Going (Less) Wild
In fall 2002, the Greater Los Angeles Zoo Association, which each year sees 1.4 million visitors pass through its gates and mails close to a million direct-mail appeals, felt the need for a direct-mail face lift.
The membership appeal the zoo had been mailing was a two-color effort, with a photo on the carrier of a little girl giggling as a chimpanzee looks back at her through a window.
“Their control was not in line with what we’d seen with other response rates for zoos across the country,” according to Jessica Harrington, vice president of direct response at Schultz & Williams Inc., the creative services firm the zoo hired to orchestrate its direct-mail redo. “We work with a lot of zoos, in addition to other nonprofits, and it just wasn’t hitting the benchmarks that we’d established for our other clients.”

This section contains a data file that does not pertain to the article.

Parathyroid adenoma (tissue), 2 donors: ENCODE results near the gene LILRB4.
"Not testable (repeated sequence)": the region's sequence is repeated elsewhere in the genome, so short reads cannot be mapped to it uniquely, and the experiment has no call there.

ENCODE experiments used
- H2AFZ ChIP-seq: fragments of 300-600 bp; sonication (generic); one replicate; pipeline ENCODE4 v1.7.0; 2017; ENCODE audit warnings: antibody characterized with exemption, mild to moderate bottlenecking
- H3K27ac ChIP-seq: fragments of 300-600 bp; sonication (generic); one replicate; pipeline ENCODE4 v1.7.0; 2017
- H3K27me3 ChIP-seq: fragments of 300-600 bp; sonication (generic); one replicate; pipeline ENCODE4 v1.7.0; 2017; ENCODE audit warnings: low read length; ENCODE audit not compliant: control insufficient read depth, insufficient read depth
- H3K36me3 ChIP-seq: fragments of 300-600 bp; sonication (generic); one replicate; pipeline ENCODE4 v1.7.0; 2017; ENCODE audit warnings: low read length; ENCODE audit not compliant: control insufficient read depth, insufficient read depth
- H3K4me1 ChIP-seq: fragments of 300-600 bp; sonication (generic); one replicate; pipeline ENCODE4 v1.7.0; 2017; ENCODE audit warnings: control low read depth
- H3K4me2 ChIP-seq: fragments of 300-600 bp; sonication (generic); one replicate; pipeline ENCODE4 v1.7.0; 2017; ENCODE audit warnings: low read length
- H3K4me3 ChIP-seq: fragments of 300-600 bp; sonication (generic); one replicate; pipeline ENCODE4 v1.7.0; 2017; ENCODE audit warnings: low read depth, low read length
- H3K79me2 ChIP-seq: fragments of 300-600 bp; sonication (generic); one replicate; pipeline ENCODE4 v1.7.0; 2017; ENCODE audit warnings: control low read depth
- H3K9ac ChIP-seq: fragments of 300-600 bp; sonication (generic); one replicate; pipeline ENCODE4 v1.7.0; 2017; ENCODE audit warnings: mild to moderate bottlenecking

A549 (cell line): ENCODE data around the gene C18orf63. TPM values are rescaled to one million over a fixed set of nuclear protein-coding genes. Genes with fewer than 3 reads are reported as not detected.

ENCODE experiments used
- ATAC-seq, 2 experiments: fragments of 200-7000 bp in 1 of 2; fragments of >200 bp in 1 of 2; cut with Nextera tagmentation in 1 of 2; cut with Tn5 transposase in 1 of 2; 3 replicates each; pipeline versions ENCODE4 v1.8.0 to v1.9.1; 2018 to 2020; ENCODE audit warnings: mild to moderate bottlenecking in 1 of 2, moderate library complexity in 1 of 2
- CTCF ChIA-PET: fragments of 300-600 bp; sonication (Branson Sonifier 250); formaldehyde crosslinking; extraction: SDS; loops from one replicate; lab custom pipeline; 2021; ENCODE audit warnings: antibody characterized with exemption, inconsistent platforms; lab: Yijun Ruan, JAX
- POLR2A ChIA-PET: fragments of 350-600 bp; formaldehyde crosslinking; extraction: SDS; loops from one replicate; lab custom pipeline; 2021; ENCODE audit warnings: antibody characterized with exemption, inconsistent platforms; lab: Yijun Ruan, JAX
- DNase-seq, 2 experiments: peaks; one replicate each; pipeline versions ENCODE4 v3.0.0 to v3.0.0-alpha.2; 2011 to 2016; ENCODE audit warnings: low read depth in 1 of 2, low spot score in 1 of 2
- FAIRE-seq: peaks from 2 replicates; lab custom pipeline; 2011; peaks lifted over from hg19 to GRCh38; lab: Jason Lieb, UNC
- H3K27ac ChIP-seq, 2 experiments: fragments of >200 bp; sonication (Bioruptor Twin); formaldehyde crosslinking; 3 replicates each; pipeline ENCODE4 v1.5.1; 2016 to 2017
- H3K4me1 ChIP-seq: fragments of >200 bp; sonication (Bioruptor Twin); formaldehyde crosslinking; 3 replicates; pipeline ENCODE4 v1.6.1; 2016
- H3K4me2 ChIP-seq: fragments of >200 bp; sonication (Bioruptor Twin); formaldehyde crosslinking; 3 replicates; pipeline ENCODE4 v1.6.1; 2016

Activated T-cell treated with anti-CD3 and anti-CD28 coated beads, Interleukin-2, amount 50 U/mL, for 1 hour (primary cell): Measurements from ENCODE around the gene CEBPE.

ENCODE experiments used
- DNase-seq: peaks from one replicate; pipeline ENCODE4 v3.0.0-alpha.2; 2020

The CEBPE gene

Schultz & Williams put Creative Director Laura Esposito on the job. In addition to sub-par response rates, the control the zoo was using when Esposito took the reins was “very dated looking.”
“[It was] kind of jumbled, and there were a lot of pieces that were only printed on one side,” she says.
Enlisting new lists
Traditionally, the L.A. Zoo primarily had mailed to donors on conservation and California state parks lists, and on lists for animal supporters and nature lovers.
Compelled by drooping response to the zoo’s mailings and skeptical of being able to successfully convert donors to members, Schultz & Williams enacted a list change, targeting families with children under age 12, specifically those who buy through the mail.
The zoo focused on lists for catalogs for baby and toddler merchandise and maternity wear, and magazines such as Parents, Parenting and Your Big Backyard. Additionally, it exchanged lists with other local attractions such as the California Science Center and the city’s aquarium.